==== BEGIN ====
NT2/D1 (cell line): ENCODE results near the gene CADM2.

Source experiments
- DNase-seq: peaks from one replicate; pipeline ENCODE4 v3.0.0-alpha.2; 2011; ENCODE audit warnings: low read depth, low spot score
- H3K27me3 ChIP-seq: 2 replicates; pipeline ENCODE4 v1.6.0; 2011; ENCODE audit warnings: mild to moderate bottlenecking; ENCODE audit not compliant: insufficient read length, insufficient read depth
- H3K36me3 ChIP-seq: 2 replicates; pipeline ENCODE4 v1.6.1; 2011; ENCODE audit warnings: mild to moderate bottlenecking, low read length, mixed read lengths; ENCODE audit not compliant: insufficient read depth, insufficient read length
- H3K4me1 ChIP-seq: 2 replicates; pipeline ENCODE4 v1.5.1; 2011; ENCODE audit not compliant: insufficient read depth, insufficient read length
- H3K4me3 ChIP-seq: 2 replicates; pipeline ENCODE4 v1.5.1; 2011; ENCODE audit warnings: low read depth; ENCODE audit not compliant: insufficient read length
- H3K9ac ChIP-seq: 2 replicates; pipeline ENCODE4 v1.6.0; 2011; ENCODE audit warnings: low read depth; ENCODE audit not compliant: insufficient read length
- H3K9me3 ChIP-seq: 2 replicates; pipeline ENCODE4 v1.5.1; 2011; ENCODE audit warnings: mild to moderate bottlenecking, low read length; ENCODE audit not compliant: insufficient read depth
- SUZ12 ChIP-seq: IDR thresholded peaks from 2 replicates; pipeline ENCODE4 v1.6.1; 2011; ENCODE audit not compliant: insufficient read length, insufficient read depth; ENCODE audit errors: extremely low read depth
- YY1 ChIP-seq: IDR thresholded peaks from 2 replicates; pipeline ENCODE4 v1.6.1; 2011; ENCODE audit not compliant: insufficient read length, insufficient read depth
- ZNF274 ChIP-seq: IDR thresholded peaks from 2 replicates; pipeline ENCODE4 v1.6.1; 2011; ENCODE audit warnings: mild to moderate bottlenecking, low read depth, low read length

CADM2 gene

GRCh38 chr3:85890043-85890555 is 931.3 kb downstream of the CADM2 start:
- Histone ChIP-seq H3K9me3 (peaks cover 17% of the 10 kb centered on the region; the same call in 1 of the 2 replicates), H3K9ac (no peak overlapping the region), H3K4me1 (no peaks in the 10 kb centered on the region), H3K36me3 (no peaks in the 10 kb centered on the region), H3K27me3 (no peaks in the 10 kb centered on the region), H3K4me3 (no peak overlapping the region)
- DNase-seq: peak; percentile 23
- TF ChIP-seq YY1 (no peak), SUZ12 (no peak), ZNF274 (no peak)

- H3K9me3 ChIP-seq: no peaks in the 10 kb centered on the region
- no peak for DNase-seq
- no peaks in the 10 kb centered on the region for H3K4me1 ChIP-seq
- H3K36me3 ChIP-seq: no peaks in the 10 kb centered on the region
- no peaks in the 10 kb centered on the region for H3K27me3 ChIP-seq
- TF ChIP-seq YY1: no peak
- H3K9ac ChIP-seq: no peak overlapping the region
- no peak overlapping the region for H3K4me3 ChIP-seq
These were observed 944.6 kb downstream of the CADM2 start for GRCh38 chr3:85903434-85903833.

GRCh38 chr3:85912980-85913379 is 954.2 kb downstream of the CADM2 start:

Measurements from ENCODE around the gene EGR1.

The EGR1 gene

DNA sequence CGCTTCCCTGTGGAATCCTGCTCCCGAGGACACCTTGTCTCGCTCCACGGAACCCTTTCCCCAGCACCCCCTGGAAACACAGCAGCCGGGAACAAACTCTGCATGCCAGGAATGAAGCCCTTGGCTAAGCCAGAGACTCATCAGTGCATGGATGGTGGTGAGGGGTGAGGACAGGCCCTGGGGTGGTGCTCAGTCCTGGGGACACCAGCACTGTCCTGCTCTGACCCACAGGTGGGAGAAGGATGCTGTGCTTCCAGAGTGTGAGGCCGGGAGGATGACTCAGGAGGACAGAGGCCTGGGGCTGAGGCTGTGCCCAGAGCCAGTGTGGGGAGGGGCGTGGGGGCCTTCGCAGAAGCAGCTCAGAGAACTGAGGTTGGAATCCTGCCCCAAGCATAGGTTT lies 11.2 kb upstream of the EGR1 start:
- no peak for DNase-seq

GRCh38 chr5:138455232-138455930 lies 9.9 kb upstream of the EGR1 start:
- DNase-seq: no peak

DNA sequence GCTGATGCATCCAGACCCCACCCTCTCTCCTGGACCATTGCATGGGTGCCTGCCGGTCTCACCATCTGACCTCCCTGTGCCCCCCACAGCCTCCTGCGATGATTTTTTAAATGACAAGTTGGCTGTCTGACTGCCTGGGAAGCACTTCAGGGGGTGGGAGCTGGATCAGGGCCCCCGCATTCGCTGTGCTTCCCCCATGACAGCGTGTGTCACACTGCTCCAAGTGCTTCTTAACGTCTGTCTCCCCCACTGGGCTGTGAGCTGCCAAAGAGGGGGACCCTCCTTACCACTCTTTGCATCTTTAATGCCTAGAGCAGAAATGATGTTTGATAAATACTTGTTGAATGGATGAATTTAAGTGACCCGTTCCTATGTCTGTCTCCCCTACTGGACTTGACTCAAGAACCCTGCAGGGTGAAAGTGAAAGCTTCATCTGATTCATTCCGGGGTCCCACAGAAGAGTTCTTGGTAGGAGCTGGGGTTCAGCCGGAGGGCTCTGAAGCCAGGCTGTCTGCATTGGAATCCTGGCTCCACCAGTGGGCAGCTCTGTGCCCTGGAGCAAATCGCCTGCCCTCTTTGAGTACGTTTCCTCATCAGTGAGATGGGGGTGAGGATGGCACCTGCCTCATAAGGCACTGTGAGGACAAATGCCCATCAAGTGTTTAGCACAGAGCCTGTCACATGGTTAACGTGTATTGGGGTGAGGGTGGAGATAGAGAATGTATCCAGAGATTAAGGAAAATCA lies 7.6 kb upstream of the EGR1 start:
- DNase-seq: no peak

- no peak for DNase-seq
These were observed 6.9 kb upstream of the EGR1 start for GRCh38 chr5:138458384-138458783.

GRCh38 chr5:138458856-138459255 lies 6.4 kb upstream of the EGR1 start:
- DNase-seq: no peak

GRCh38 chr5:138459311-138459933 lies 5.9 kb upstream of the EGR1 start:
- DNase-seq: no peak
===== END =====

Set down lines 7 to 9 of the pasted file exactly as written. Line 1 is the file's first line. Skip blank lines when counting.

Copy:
- H3K4me3 ChIP-seq: 2 replicates; pipeline ENCODE4 v1.5.1; 2011; ENCODE audit warnings: low read depth; ENCODE audit not compliant: insufficient read length
- H3K9ac ChIP-seq: 2 replicates; pipeline ENCODE4 v1.6.0; 2011; ENCODE audit warnings: low read depth; ENCODE audit not compliant: insufficient read length
- H3K9me3 ChIP-seq: 2 replicates; pipeline ENCODE4 v1.5.1; 2011; ENCODE audit warnings: mild to moderate bottlenecking, low read length; ENCODE audit not compliant: insufficient read depth